Microbiome – The Next Frontier in Medicine

Product name:Microbiome - The Next

2018/09/27 update

Industry:Daily News

HONG KONG, Sep 26, 2018 - (ACN Newswire) - Earlier this year the Hong Kong Exchange updated its listing rules to include pre-revenue biotech stocks for the first time as it seeks to compete with NASDAQ for the sector's IPOs. Eager to access the Hong Kong capital market, there is a growing list of global pre-revenue hopefuls lining up to list in the city. For risk tolerant investors, biotech companies with promising pipelines offer a potential for high returns as drug development is a big-money business. With a growing global population and no shortage of diseases to be treated, global drug sales are expected to grow from $1.1 trillion in 2016 to $1.5 trillion by 2021.

Against this backdrop, microbiome based therapies and its development is one of the promising areas worth of our attention with greater potential investment returns.

For many years, common wisdom was that bacteria were bad and to stay healthy we needed to diligently disinfect our hands and environment. This war on bacteria has also led to an increasing use of antibiotics and antimicrobials during the past century. However, new information on how microbes such as bacteria interact with the human body is transforming the medical community's understanding of our relationship with this invisible universe. An estimated 100 trillion microbes, primarily bacteria, fungi and viruses have recently been discovered living both inside and on our bodies. This ecosystem, called the human microbiome, has co-evolved with us over thousands of years and not only do we live in harmony with most of these bacteria, but many of them are actually critical to our survival. While estimates vary, it is believed that the majority of the microbial members of the microbiome are benign or beneficial to human health. However, modern lifestyle practices including an obsession with cleanliness and the use of too many antibiotics and antibacterial soap, has declared war on these beneficial bacteria. Recently, these imbalances in the microbiome have been associated with many modern diseases such as asthma, allergies, and various inflammatory diseases. Conversely, scientists have discovered that families that live in microbe-rich environments, like farms, have lower rates of allergies and autoimmune inflammation.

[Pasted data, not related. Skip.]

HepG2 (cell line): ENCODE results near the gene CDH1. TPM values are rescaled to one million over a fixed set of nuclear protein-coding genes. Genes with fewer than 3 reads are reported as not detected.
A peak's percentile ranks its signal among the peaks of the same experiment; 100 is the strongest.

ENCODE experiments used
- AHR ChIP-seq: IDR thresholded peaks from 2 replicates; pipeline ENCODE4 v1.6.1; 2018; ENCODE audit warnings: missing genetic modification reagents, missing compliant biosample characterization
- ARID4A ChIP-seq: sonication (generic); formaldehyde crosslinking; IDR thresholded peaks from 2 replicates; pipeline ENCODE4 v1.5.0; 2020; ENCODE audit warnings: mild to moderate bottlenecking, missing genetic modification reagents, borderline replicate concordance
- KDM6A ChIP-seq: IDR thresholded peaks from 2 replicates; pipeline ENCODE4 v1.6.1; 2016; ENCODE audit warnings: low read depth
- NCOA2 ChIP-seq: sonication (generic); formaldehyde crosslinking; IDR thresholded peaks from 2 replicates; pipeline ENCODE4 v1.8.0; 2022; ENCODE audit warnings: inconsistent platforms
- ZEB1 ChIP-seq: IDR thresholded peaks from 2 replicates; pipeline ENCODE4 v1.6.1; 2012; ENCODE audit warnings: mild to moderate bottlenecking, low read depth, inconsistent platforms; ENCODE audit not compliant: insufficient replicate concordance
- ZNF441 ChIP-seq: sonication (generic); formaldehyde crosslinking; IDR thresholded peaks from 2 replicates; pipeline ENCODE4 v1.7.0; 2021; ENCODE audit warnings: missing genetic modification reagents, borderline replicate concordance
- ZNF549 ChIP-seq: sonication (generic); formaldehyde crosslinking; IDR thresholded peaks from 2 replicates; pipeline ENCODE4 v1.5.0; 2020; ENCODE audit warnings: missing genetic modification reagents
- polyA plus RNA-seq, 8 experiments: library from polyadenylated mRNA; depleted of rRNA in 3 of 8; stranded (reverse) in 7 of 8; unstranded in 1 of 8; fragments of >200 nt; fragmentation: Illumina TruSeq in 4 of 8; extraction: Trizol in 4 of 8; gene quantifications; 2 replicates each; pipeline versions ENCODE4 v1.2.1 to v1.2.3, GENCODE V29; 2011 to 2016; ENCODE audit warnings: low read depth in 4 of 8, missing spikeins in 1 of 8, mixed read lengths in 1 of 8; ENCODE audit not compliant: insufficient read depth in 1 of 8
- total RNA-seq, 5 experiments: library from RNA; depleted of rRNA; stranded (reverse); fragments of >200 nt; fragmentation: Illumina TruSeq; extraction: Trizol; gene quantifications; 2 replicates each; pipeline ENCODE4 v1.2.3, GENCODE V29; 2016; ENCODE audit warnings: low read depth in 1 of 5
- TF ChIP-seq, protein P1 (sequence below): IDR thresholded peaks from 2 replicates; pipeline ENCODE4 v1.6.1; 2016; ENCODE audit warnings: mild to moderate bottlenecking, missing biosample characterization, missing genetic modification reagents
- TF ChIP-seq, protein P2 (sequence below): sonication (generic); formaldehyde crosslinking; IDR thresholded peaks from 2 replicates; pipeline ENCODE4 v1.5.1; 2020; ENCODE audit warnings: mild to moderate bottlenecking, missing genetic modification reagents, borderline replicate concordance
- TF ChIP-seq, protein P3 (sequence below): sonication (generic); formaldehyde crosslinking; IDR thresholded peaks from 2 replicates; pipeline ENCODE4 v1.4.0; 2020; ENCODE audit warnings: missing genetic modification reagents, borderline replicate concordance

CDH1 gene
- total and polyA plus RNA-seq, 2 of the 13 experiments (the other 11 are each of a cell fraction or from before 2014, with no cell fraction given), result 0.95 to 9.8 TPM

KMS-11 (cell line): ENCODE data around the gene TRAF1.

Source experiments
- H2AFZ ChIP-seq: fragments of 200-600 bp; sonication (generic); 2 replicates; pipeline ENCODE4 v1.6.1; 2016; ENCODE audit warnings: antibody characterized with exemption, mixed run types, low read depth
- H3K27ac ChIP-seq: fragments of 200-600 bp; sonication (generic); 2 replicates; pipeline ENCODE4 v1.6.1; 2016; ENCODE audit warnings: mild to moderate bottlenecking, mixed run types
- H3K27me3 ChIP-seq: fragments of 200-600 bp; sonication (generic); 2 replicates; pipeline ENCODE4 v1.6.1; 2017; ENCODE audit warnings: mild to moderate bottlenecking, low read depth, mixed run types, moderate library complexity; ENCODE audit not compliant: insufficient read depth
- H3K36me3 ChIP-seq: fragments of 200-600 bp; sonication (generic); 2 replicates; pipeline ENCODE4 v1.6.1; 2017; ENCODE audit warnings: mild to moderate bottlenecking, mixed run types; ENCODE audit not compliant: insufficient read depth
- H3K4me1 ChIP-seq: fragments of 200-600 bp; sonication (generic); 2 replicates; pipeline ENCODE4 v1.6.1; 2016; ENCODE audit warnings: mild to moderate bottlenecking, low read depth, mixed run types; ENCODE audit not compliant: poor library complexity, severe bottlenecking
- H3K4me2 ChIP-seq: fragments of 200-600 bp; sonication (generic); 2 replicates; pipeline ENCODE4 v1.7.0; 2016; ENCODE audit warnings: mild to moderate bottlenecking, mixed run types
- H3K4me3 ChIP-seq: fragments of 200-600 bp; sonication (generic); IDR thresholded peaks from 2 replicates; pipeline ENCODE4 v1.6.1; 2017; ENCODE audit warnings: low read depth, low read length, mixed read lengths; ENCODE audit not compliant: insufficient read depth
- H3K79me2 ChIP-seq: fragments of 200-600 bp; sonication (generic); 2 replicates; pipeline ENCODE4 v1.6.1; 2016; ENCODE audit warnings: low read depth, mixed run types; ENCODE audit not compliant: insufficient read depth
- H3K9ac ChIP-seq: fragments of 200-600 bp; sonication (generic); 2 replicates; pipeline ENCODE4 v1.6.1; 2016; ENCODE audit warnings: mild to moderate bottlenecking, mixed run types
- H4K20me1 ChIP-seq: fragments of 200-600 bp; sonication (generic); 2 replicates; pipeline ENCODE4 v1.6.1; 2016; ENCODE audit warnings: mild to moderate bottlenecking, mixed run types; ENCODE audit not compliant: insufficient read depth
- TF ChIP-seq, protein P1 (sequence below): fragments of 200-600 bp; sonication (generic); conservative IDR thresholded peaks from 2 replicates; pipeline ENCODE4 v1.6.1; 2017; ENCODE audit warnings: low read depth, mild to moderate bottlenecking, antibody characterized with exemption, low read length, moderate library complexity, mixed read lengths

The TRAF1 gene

While scientists are in the early stage of understanding the microbiome, research on the microbiome and its relationship to maintaining good health is rapidly expanding. In addition to research being conducted by academic and non-profit institutions, the enthusiasm around the potential use of the microbiome to treat diseases is opening the floodgates for drug development companies. Worldwide, it is estimated that the microbiome therapeutics industry will grow to US$10.4 billion by 2030. This promising new research is being conducted on a variety of microbial communities including the microbiome present in and on the human gut, lung, brain and skin.

In addition to the work being performed on the gut and other microbiomes, it is expected that some of the earliest microbiome based therapies to be available will be ones treating some of the most common skin diseases. The skin is the largest organ in the body and the first and best defense to external aggressors and a healthy skin microbiome is an essential component to this barrier function. However, when the barrier is broken, the balance of the microbiome can be disrupted and harmful bacteria can flourish. Scientists are actively studying the microbes living on the skin to learn how they are altered in various diseases with the hopes of treating common ailments such as acne, eczema, and rosacea. Each year, up to 50 million people in the United States are affected by acne, making it the most common skin condition in the country. Currently, the predominant clinical treatment for acne is antibiotics, and while they can temporarily reduce the levels of harmful bacteria present on the skin, they also remove healthy bacteria and disrupt the natural skin microbiome. In contrast to this nuclear option, many researchers are looking to leverage the natural microbiome to treat acne. In addition to acne, an imbalanced skin microbiome has also been linked to eczema and rosacea. Eczema is a particularly serious malady since its prevalence is rising in infants and toddlers and is a known risk factor for other autoimmune diseases like asthma and allergies while rosacea is a chronic skin-condition that affects over 400 million people worldwide. As with acne, current treatments for eczema and rosacea do not support the natural skin microbiome and many have undesirable side effects. As such, excitement around developing novel microbiome therapies is extremely high as many scientists believe they have potential to someday not only treat common dermatological conditions but to actually transform the treatment of major diseases.





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